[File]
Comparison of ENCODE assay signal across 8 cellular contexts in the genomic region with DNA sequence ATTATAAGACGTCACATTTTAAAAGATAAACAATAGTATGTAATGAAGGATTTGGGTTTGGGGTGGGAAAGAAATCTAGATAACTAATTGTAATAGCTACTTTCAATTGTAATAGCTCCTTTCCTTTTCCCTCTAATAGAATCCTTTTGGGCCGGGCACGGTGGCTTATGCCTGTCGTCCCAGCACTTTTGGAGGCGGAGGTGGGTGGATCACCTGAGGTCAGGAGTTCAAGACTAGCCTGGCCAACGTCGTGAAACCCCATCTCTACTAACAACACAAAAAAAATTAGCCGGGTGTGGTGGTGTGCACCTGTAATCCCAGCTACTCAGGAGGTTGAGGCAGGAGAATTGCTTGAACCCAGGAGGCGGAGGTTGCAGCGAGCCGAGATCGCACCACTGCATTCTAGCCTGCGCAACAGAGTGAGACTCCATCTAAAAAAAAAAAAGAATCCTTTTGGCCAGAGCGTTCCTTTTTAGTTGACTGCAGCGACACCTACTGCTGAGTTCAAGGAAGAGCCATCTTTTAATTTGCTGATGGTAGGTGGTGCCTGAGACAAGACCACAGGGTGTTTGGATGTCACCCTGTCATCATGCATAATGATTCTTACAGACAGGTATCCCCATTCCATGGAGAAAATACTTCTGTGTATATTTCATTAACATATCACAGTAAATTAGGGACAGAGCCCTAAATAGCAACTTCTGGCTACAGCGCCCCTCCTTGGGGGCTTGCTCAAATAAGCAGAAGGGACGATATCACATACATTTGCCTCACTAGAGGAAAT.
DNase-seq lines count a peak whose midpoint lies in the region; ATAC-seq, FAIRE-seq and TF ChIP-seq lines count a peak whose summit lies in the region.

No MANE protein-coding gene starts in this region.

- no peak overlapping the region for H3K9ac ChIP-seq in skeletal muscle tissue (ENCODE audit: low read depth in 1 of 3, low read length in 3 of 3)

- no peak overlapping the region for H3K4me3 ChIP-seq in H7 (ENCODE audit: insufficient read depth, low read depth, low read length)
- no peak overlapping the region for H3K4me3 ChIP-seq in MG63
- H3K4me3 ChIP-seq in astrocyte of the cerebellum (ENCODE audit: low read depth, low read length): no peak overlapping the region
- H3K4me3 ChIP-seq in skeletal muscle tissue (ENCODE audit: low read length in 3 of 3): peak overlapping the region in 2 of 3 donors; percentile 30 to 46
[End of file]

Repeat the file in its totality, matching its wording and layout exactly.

Comparison of ENCODE assay signal across 8 cellular contexts in the genomic region with DNA sequence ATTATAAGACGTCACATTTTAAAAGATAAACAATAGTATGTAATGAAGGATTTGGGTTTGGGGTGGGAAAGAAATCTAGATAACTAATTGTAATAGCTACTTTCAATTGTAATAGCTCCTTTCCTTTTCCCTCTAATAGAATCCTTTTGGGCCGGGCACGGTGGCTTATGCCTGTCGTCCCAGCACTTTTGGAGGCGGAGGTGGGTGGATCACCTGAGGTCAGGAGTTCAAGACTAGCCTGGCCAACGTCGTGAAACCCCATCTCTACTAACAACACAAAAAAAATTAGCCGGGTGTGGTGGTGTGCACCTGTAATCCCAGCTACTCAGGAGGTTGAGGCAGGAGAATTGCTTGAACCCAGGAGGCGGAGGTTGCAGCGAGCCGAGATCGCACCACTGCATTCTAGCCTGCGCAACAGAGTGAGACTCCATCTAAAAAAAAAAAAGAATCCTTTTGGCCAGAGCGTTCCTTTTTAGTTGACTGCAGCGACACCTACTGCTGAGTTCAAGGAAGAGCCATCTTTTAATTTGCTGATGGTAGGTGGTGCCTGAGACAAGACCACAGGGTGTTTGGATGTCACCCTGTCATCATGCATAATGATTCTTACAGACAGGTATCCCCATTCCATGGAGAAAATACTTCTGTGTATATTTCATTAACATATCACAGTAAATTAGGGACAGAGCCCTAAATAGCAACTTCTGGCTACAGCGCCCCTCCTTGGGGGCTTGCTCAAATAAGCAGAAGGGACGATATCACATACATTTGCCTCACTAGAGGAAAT.
DNase-seq lines count a peak whose midpoint lies in the region; ATAC-seq, FAIRE-seq and TF ChIP-seq lines count a peak whose summit lies in the region.

No MANE protein-coding gene starts in this region.

- no peak overlapping the region for H3K9ac ChIP-seq in skeletal muscle tissue (ENCODE audit: low read depth in 1 of 3, low read length in 3 of 3)

- no peak overlapping the region for H3K4me3 ChIP-seq in H7 (ENCODE audit: insufficient read depth, low read depth, low read length)
- no peak overlapping the region for H3K4me3 ChIP-seq in MG63
- H3K4me3 ChIP-seq in astrocyte of the cerebellum (ENCODE audit: low read depth, low read length): no peak overlapping the region
- H3K4me3 ChIP-seq in skeletal muscle tissue (ENCODE audit: low read length in 3 of 3): peak overlapping the region in 2 of 3 donors; percentile 30 to 46